We now know that between 2012 and 2016 there were 1,995,369 recorded breath tests in An Garda Siochána, of which only 1,058,157 corresponded to the use of the breathalyser equipment. Nearly half of all recorded breath tests were bogus.
The level of drink-driving in the country is estimated from detections by the gardaí. If, for example, one positive test is returned from 10 tests, then the estimated level of drink driving is 10%. Now though, we discover that half of all tests didn’t occur. This would infer in the above example that the one positive test out of ten is really one out of five, giving a level of drink driving of 20%.
In other words, the discovery of the bogus tests suggests that the level of drink driving in the country is far greater than heretofore estimated, and could be up to twice as much as it was believed to be.
In a functioning political system, concerned with the welfare of its citizens, as opposed to vested interests, such information should have given pause for thought. Not here, not where the science associated with driver impairment is regularly denied by publicans presenting as self-appointed seers.
Then again, the body politic has been ignoring evidence in relation to drink driving for decades. The concept of random breath tests only came into law in 2006, despite there being a growing awareness of the cost of lives due to drink-driving since the 1970s.
Prior to 2006, it was necessary for a garda to have a “suspicion” that a driver had been drinking before the breathalyser could be produced. If the test was positive that “suspicion” would be put under a glaring spotlight in a court where a solicitor would seek to portray it as misplaced.
The recommendation for random breath tests was first made in 1999, but the vested interests kicked up blue murder. The government of the day let it be known that there may be a problem with random tests interfering with constitutional rights.I kid you not.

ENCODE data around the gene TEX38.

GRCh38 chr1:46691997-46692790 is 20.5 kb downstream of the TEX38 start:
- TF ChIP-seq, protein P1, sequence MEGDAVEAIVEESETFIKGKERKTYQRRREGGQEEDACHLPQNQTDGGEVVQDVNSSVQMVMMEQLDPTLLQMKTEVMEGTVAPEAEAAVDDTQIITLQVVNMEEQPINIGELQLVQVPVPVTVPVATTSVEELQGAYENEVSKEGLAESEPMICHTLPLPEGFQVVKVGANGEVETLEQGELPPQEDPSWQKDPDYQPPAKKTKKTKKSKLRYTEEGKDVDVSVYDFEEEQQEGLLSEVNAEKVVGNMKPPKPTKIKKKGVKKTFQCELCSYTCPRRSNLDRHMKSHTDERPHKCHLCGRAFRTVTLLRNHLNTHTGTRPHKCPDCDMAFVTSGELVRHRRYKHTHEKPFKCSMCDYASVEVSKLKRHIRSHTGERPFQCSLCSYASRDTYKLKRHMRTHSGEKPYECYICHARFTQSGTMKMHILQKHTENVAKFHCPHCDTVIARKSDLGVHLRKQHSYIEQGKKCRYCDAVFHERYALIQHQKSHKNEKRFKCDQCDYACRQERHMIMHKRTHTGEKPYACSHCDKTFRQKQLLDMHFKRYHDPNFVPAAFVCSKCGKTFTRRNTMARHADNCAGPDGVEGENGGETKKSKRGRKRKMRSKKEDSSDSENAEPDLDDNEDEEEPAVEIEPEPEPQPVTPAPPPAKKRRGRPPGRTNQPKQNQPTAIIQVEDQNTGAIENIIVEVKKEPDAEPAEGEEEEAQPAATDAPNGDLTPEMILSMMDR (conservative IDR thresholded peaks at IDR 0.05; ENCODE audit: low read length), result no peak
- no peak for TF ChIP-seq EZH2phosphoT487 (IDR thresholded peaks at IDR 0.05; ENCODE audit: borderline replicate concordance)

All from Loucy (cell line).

By 2006, the power of the publicans had waned; the anger at the carnage had increased, and suddenly there were no constitutional problems and random tests were brought in. How many hundreds of lives in that seven-year period were consigned to the category of an acceptable level of deaths in order to placate vested interests?
In a country that values the lives of its citizens as much as vested interests, there would be no argument about Shane Ross’s proposal. If anything, the whole body politic would hang its head in shame that the proposal was not already firmly lodged in legislation. The dead, the injured and the bereaved deserve no less.
Equally, the notion that publicans are the guardians of rural Ireland, fighting nobly against isolation, deeply concerned for the plight of those physically cut off from their community, is quite preposterous. Rural Ireland is in decline. Services are being withdrawn. Jobs are drying up. It is being drained of the lifeblood of youth. Serious action is required to stem the outward flow.
To conflate such real concerns with the notion that getting behind the wheel after a few pints is a saving grace for rural Ireland is a deep insult to those who are fighting to arrest the decline.